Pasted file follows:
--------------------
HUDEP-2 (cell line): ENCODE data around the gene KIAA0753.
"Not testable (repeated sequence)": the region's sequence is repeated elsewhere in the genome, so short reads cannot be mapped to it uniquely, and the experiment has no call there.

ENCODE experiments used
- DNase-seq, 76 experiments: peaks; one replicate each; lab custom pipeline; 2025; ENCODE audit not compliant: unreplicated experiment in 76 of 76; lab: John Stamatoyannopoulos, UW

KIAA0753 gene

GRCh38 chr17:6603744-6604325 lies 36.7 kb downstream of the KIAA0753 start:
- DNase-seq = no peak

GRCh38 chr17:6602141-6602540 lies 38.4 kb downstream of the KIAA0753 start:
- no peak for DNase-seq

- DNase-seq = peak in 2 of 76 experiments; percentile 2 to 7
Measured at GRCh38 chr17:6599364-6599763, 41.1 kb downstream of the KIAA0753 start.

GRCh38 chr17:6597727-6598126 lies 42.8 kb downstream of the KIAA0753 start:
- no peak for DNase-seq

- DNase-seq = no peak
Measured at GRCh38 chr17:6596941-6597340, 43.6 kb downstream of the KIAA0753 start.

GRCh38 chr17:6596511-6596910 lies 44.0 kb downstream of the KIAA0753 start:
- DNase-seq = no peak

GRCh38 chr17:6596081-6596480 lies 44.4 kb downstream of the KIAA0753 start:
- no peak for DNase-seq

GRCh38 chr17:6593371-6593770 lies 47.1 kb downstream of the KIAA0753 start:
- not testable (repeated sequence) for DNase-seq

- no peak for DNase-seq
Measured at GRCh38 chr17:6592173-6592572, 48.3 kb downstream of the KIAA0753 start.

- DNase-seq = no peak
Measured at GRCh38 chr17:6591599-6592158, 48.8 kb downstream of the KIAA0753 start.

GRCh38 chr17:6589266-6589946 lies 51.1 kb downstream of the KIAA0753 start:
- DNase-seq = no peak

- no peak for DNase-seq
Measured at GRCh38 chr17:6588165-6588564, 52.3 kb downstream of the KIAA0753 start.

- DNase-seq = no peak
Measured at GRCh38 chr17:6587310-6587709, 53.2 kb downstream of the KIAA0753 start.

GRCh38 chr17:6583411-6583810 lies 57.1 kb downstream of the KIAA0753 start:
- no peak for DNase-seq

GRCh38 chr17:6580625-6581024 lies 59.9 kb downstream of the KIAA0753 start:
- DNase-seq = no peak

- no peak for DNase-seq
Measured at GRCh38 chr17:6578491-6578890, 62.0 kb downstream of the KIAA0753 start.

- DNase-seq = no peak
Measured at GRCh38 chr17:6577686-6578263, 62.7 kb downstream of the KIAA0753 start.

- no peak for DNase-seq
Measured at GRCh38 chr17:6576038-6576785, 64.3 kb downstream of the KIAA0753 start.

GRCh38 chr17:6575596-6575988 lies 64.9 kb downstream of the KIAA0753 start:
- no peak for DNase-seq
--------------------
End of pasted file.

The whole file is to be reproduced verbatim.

HUDEP-2 (cell line): ENCODE data around the gene KIAA0753.
"Not testable (repeated sequence)": the region's sequence is repeated elsewhere in the genome, so short reads cannot be mapped to it uniquely, and the experiment has no call there.

ENCODE experiments used
- DNase-seq, 76 experiments: peaks; one replicate each; lab custom pipeline; 2025; ENCODE audit not compliant: unreplicated experiment in 76 of 76; lab: John Stamatoyannopoulos, UW

KIAA0753 gene

GRCh38 chr17:6603744-6604325 lies 36.7 kb downstream of the KIAA0753 start:
- DNase-seq = no peak

GRCh38 chr17:6602141-6602540 lies 38.4 kb downstream of the KIAA0753 start:
- no peak for DNase-seq

- DNase-seq = peak in 2 of 76 experiments; percentile 2 to 7
Measured at GRCh38 chr17:6599364-6599763, 41.1 kb downstream of the KIAA0753 start.

GRCh38 chr17:6597727-6598126 lies 42.8 kb downstream of the KIAA0753 start:
- no peak for DNase-seq

- DNase-seq = no peak
Measured at GRCh38 chr17:6596941-6597340, 43.6 kb downstream of the KIAA0753 start.

GRCh38 chr17:6596511-6596910 lies 44.0 kb downstream of the KIAA0753 start:
- DNase-seq = no peak

GRCh38 chr17:6596081-6596480 lies 44.4 kb downstream of the KIAA0753 start:
- no peak for DNase-seq

GRCh38 chr17:6593371-6593770 lies 47.1 kb downstream of the KIAA0753 start:
- not testable (repeated sequence) for DNase-seq

- no peak for DNase-seq
Measured at GRCh38 chr17:6592173-6592572, 48.3 kb downstream of the KIAA0753 start.

- DNase-seq = no peak
Measured at GRCh38 chr17:6591599-6592158, 48.8 kb downstream of the KIAA0753 start.

GRCh38 chr17:6589266-6589946 lies 51.1 kb downstream of the KIAA0753 start:
- DNase-seq = no peak

- no peak for DNase-seq
Measured at GRCh38 chr17:6588165-6588564, 52.3 kb downstream of the KIAA0753 start.

- DNase-seq = no peak
Measured at GRCh38 chr17:6587310-6587709, 53.2 kb downstream of the KIAA0753 start.

GRCh38 chr17:6583411-6583810 lies 57.1 kb downstream of the KIAA0753 start:
- no peak for DNase-seq

GRCh38 chr17:6580625-6581024 lies 59.9 kb downstream of the KIAA0753 start:
- DNase-seq = no peak

- no peak for DNase-seq
Measured at GRCh38 chr17:6578491-6578890, 62.0 kb downstream of the KIAA0753 start.

- DNase-seq = no peak
Measured at GRCh38 chr17:6577686-6578263, 62.7 kb downstream of the KIAA0753 start.

- no peak for DNase-seq
Measured at GRCh38 chr17:6576038-6576785, 64.3 kb downstream of the KIAA0753 start.

GRCh38 chr17:6575596-6575988 lies 64.9 kb downstream of the KIAA0753 start:
- no peak for DNase-seq